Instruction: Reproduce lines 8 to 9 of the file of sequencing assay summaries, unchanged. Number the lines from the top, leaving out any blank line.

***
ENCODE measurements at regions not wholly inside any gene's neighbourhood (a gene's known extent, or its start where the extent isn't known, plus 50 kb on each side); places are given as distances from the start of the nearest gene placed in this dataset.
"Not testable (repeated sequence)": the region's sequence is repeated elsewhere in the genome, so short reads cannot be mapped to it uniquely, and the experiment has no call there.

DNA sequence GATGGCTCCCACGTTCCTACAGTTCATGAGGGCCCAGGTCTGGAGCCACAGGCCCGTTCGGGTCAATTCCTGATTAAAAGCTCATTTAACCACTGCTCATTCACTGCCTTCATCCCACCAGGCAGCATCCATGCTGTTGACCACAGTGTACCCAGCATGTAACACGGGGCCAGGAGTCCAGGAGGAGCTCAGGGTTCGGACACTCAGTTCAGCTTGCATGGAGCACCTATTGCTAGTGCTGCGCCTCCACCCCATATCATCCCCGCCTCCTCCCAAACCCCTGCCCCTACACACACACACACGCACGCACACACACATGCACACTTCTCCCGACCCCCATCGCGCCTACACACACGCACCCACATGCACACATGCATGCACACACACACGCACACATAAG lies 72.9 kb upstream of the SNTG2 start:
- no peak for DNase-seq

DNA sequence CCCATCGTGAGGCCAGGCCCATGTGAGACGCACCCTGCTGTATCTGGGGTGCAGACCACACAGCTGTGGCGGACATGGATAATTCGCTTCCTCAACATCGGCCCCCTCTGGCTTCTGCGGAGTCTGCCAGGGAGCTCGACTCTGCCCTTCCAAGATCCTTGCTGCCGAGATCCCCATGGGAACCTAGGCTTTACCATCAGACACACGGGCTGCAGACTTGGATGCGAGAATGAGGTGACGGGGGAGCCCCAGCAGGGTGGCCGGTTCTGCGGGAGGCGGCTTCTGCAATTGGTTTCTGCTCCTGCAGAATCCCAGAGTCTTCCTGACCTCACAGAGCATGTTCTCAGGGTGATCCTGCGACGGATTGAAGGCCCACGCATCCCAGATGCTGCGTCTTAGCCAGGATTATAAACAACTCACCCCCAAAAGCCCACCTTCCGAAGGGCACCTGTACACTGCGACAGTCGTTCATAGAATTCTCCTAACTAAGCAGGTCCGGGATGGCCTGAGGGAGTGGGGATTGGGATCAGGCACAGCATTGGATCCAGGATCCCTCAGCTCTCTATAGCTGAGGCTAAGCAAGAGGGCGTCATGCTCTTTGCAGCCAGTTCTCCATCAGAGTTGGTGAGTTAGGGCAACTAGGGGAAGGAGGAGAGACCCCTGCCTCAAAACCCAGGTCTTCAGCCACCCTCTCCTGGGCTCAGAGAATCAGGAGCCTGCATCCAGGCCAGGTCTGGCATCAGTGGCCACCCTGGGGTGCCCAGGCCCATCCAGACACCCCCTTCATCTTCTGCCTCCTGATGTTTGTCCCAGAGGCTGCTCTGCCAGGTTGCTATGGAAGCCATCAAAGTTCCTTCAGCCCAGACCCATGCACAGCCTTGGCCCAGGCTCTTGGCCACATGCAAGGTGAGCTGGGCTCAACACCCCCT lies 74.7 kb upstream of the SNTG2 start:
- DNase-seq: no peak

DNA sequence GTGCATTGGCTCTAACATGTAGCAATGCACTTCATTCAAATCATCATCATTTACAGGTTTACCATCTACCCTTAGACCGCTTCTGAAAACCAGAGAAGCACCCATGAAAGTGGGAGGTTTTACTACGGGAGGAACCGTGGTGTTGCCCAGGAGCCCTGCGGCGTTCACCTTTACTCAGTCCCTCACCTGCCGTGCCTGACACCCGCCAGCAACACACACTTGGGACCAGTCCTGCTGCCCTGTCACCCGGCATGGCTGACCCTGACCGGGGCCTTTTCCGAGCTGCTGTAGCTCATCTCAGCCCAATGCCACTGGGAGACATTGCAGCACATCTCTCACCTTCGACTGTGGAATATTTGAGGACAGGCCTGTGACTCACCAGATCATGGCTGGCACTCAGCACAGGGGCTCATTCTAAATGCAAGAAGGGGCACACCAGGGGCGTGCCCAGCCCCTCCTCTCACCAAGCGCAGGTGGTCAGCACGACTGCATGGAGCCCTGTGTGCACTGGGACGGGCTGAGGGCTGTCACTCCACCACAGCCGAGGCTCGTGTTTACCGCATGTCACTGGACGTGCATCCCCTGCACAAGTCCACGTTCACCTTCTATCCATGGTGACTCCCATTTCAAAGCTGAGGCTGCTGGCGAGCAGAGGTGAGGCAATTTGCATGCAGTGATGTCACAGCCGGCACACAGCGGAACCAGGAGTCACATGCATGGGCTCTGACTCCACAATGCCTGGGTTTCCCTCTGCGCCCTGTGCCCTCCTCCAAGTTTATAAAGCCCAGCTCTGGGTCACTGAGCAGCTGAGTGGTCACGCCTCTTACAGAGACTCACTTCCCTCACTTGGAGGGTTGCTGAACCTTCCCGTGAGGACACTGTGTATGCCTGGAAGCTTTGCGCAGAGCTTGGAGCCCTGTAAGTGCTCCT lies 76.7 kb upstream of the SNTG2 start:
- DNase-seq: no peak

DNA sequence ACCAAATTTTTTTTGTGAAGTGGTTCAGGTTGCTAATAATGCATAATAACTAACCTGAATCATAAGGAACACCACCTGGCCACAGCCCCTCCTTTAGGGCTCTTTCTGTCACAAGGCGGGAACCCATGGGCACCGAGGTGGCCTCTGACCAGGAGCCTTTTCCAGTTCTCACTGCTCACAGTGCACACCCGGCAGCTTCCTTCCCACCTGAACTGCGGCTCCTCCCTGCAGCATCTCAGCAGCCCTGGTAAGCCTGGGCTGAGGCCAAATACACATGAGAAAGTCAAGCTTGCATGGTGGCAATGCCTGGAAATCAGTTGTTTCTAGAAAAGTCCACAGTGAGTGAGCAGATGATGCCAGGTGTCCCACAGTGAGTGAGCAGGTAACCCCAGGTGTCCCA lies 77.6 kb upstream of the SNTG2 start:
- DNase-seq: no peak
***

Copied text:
- DNase-seq: no peak

DNA sequence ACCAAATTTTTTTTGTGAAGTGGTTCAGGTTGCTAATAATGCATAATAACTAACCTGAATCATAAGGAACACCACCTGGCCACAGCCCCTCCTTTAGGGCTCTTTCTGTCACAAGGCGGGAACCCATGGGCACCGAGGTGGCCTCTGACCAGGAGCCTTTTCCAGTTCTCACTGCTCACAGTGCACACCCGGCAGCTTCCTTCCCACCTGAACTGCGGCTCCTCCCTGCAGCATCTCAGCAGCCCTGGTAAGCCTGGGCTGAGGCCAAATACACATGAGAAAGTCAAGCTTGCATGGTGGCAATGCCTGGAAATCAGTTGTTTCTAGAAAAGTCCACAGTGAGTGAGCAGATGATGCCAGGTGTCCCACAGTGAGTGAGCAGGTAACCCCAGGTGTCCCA lies 77.6 kb upstream of the SNTG2 start: